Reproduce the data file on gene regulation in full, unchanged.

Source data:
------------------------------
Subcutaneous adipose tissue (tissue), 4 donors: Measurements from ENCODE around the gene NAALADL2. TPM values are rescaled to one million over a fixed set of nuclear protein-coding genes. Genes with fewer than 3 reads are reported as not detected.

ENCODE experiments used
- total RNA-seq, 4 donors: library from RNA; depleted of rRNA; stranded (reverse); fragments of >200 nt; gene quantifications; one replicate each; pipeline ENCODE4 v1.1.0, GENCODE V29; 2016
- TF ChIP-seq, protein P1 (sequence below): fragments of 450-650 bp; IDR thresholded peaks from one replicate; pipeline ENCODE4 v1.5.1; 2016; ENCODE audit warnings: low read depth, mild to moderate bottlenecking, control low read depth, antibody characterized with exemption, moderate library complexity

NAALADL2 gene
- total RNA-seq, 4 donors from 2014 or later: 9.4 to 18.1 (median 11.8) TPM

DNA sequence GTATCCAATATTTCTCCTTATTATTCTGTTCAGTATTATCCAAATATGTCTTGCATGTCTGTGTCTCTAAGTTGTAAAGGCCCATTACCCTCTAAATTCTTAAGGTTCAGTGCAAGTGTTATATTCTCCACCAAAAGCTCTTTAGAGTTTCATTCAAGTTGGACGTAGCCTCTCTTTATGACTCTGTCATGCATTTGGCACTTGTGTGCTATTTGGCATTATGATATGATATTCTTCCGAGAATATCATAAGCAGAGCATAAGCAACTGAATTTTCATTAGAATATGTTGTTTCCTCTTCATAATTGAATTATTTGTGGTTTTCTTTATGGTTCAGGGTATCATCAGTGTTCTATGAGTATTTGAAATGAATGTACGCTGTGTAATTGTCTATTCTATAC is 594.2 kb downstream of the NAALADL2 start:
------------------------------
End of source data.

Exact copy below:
Subcutaneous adipose tissue (tissue), 4 donors: Measurements from ENCODE around the gene NAALADL2. TPM values are rescaled to one million over a fixed set of nuclear protein-coding genes. Genes with fewer than 3 reads are reported as not detected.

ENCODE experiments used
- total RNA-seq, 4 donors: library from RNA; depleted of rRNA; stranded (reverse); fragments of >200 nt; gene quantifications; one replicate each; pipeline ENCODE4 v1.1.0, GENCODE V29; 2016
- TF ChIP-seq, protein P1 (sequence below): fragments of 450-650 bp; IDR thresholded peaks from one replicate; pipeline ENCODE4 v1.5.1; 2016; ENCODE audit warnings: low read depth, mild to moderate bottlenecking, control low read depth, antibody characterized with exemption, moderate library complexity

NAALADL2 gene
- total RNA-seq, 4 donors from 2014 or later: 9.4 to 18.1 (median 11.8) TPM

DNA sequence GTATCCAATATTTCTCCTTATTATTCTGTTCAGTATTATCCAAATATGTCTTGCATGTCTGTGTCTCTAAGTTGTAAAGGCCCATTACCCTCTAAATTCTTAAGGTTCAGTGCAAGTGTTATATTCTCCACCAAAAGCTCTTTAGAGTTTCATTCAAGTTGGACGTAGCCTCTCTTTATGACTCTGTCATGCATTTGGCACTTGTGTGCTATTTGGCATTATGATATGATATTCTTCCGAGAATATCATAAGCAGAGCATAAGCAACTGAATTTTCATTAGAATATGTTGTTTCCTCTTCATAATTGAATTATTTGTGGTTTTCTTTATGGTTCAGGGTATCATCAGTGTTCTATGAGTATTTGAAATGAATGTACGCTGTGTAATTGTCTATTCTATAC is 594.2 kb downstream of the NAALADL2 start: